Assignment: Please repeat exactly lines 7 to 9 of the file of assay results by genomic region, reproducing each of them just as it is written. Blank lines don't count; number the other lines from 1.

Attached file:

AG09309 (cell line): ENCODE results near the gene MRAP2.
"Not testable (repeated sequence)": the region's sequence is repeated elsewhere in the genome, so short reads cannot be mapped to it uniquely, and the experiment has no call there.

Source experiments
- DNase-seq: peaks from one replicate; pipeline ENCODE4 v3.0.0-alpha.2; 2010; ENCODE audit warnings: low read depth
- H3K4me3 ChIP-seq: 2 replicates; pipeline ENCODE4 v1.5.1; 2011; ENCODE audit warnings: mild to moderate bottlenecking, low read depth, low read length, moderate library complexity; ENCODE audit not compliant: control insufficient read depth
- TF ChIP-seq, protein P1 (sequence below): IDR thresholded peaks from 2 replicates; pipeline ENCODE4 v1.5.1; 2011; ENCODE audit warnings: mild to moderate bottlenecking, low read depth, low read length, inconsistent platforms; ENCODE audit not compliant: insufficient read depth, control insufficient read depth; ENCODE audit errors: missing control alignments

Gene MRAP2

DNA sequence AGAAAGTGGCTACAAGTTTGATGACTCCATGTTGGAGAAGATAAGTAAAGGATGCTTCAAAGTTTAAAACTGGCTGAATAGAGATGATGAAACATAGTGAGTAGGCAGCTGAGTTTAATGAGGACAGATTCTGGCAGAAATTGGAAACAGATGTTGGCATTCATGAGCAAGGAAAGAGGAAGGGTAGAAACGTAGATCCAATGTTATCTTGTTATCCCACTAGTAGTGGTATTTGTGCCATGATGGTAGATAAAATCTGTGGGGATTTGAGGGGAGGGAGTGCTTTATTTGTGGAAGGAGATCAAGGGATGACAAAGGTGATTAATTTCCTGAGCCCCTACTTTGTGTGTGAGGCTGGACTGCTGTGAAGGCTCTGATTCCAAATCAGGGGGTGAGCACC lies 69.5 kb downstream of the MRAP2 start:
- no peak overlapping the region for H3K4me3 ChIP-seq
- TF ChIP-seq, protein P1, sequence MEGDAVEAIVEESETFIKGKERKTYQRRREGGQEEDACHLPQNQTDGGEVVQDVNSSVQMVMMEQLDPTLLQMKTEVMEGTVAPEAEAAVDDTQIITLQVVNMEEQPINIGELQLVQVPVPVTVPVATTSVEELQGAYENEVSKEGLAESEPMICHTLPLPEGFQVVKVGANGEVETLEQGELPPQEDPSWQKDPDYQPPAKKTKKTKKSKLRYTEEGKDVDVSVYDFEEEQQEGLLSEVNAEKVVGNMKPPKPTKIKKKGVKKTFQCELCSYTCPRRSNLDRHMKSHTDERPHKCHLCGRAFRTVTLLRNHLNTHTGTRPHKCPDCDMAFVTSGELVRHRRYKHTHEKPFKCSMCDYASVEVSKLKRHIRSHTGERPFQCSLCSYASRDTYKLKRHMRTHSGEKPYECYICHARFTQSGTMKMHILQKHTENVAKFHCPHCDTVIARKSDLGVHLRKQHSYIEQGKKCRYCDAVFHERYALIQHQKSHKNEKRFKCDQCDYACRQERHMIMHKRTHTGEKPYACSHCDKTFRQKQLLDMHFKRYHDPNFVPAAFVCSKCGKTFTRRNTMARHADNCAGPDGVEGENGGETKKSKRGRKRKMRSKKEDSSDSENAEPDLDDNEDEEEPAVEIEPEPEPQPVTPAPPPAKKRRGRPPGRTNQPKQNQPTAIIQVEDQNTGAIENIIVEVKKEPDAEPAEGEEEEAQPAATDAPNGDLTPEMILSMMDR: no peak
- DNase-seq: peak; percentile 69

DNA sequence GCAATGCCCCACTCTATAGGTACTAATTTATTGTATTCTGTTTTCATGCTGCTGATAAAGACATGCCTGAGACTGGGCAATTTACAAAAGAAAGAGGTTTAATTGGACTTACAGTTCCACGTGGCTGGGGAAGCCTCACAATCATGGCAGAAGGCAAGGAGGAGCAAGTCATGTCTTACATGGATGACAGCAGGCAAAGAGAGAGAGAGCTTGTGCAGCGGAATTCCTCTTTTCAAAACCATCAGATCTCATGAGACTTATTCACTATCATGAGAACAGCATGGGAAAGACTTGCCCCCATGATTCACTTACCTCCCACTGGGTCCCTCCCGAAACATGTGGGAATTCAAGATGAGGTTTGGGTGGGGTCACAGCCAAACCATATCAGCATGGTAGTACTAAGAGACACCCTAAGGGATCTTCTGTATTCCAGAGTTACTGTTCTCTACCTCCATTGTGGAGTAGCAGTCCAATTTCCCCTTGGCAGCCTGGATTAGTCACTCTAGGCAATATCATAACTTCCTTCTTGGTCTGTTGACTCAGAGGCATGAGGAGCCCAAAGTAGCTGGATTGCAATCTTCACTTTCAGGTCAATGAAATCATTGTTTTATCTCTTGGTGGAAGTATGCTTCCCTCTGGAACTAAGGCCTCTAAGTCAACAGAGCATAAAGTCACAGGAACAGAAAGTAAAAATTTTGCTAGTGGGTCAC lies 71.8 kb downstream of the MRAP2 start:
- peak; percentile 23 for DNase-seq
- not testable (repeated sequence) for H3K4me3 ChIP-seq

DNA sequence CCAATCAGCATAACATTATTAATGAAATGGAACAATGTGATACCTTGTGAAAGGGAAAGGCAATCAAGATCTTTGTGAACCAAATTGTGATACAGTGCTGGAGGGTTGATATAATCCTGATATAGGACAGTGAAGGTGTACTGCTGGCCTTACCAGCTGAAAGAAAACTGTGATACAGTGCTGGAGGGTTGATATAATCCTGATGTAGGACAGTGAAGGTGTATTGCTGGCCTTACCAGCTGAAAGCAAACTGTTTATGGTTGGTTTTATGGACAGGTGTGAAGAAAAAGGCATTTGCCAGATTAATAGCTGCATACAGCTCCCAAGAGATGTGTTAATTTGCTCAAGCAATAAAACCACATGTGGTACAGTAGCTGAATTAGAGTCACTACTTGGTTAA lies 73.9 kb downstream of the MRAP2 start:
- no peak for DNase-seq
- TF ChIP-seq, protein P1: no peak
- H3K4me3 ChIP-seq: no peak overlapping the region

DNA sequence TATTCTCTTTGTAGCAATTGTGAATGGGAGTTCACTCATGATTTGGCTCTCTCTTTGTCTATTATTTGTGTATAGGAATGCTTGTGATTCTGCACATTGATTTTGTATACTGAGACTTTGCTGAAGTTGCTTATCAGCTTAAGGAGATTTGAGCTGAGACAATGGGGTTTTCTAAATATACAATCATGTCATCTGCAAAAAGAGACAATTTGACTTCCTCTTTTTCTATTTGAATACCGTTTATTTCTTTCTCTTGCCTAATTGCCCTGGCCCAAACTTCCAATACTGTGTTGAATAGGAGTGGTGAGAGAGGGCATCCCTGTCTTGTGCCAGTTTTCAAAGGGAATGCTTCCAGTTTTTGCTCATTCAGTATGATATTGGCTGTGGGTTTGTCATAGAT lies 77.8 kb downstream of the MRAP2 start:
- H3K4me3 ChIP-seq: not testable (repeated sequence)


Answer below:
Gene MRAP2

DNA sequence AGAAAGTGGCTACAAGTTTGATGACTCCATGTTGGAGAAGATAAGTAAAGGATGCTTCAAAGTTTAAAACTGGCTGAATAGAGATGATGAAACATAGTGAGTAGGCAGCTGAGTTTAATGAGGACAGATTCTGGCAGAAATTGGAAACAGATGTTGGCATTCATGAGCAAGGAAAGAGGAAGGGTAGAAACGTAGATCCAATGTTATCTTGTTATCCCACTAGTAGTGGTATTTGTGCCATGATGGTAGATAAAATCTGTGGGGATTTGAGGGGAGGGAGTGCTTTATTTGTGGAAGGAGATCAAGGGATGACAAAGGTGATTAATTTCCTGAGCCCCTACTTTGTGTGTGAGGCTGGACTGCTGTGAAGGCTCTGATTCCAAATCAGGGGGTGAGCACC lies 69.5 kb downstream of the MRAP2 start:
- no peak overlapping the region for H3K4me3 ChIP-seq